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An Interpretation of Religion: Human Responses to the Transcendent, Second Edition Paperback – February 11, 2005
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and i receive this book on time without of any delay and .....
i have sagest to who want to bye this book please do it now because this book is very useful for who interested a theology & philosophy in religious side
and however i know this book is not very different by another pluralistic mind but its nice book and we can learn many thing from this book like a John Hick opinion about religious and god
best wish for everyone working for knowing better :D
Second, Hick's soteriological formula becomes the standard by which all other religious claims must submit. In order to do this without irrationally combining incompatible soteriological doctrines, he reduces each of them to the lowest common denominator. The fact that different religions possess similar ethical values, such as love, goodwill, and compassion, has become more meaningful to Hick than the truth claims of the teachings of any particular religion. In emphasizing the pragmatic results of religions over their truthfulness, Hick confuses their truthfulness with with their results. Just because an ideology changes a life for the better morally does not mean it is a true ideology, nor does it mean it is the ideology with the best result. From an exclusivistic perspective, what if salvation involves something much more than just becoming morally better? Hick can't just define other salvation doctrines out of existence and then claim that pluralism alone is valid.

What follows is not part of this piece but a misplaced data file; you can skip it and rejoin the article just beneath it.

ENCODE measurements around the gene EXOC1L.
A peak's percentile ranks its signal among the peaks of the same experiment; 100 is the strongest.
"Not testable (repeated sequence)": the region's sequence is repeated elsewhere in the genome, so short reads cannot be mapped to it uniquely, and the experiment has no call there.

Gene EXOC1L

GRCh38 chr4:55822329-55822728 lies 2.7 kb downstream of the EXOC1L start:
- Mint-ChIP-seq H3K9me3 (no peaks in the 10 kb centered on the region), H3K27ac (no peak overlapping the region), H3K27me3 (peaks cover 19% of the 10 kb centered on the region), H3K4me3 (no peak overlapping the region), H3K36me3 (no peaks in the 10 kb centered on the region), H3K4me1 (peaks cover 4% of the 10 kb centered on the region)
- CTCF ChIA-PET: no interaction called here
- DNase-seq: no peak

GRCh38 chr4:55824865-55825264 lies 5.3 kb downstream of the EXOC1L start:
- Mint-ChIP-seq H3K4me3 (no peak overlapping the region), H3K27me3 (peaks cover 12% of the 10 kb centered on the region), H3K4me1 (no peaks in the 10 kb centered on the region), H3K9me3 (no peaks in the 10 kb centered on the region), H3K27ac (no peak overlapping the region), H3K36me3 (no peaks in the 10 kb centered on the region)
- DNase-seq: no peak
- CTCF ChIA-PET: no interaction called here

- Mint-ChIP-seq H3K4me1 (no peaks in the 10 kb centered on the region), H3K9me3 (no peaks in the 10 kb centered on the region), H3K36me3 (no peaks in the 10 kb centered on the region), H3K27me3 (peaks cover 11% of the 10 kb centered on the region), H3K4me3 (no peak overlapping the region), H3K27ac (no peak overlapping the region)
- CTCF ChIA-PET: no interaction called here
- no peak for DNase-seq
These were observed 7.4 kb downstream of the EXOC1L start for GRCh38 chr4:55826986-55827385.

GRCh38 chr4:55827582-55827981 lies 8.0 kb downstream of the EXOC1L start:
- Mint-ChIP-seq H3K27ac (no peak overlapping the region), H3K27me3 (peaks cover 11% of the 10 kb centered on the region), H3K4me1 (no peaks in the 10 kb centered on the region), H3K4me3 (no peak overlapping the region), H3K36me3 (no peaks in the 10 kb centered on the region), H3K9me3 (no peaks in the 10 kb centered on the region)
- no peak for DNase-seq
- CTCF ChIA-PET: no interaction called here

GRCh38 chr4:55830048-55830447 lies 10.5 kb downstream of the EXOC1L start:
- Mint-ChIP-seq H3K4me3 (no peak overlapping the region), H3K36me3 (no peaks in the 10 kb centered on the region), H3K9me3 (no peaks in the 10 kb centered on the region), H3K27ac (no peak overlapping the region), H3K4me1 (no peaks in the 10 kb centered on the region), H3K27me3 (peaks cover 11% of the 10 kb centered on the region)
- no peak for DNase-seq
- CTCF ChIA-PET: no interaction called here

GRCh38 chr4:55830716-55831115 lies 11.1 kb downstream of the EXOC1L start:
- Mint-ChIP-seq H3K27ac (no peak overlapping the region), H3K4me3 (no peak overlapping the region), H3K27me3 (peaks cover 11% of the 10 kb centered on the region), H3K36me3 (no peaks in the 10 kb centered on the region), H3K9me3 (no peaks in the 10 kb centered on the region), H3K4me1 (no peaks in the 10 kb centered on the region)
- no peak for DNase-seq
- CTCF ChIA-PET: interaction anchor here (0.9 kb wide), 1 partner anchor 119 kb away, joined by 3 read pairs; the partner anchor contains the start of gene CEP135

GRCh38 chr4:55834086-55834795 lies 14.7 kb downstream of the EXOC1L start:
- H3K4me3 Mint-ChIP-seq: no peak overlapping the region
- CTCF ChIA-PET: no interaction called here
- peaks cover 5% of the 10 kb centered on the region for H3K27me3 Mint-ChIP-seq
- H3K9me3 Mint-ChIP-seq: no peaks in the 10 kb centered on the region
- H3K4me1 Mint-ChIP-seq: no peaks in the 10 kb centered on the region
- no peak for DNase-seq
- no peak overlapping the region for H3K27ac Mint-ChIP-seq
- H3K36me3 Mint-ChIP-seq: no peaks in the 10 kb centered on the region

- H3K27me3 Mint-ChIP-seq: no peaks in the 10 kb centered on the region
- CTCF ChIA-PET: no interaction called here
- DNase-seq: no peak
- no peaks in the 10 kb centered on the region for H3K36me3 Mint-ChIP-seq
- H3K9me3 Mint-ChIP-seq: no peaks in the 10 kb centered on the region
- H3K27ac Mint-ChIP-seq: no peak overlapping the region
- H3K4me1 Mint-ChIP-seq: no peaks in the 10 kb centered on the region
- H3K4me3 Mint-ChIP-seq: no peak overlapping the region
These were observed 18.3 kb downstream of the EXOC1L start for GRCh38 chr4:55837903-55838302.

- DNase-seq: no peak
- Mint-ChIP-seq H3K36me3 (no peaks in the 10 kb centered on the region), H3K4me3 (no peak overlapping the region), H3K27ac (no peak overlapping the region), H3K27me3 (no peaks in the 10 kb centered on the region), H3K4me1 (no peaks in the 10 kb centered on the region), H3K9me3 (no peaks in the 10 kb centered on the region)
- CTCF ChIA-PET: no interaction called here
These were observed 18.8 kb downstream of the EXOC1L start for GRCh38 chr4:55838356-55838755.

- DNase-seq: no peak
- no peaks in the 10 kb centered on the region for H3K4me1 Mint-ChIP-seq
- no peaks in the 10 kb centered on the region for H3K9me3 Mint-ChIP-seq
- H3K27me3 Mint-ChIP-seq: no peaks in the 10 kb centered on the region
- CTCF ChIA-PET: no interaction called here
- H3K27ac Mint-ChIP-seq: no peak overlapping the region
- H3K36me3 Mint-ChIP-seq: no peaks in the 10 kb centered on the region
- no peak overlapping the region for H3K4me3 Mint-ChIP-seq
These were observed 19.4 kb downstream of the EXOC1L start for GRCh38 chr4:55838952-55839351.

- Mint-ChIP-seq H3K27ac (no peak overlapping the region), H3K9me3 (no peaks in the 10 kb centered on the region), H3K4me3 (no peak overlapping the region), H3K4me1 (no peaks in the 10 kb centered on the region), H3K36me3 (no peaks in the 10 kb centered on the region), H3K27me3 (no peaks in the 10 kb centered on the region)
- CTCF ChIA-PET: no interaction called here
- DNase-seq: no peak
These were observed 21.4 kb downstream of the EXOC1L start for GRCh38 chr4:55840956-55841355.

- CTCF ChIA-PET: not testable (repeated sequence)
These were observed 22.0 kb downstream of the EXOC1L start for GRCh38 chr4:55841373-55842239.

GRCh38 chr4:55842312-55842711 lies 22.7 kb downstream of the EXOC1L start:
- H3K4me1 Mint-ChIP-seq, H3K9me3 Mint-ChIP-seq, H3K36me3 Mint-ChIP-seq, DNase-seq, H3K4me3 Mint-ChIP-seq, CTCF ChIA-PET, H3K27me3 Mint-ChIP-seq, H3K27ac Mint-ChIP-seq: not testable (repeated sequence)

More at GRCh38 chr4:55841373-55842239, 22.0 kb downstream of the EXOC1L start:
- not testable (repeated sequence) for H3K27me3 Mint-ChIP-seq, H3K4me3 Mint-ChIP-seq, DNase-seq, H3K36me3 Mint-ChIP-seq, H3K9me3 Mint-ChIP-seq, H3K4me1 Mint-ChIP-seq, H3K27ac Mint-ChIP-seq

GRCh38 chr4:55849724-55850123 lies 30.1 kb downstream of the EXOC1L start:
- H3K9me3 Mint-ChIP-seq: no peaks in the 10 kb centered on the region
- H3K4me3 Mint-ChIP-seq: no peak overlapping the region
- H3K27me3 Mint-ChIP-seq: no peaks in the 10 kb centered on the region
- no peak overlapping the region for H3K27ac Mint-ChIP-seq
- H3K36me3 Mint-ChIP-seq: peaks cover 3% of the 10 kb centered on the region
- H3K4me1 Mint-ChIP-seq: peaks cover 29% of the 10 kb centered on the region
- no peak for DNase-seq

Ultimately, Hick's pluralism is cast on the rocks of relativism. However, relativism is also self-refuting. In order for relativism to be true, it must be false. On one hand, the notion that relativism (i.e. pluralism) is right and that non-relativism (i.e. exclusivism) is wrong is to give up relativism. At best, Hick could only say that pluralism is "relatively" better than exclusivism. While it seems that Hick is admitting that all religious claims are equally valid, he cannot avoid the rejection of all exclusivistic philosophical claims concerning religion other than his own. In Hick's model, the Western liberal doctrine is defined as the only valid standpoint for evaluating individual religions. The truth is that all religious claims have to be evaluated from some standpoint. The problem is that Hick considers the Christian framework to be biased and his own to be neutral. In the end, Hick holds merely another exclusivistic view that is wrought with difficulties, thereby eliminating it as a viable replacement for exclusivism.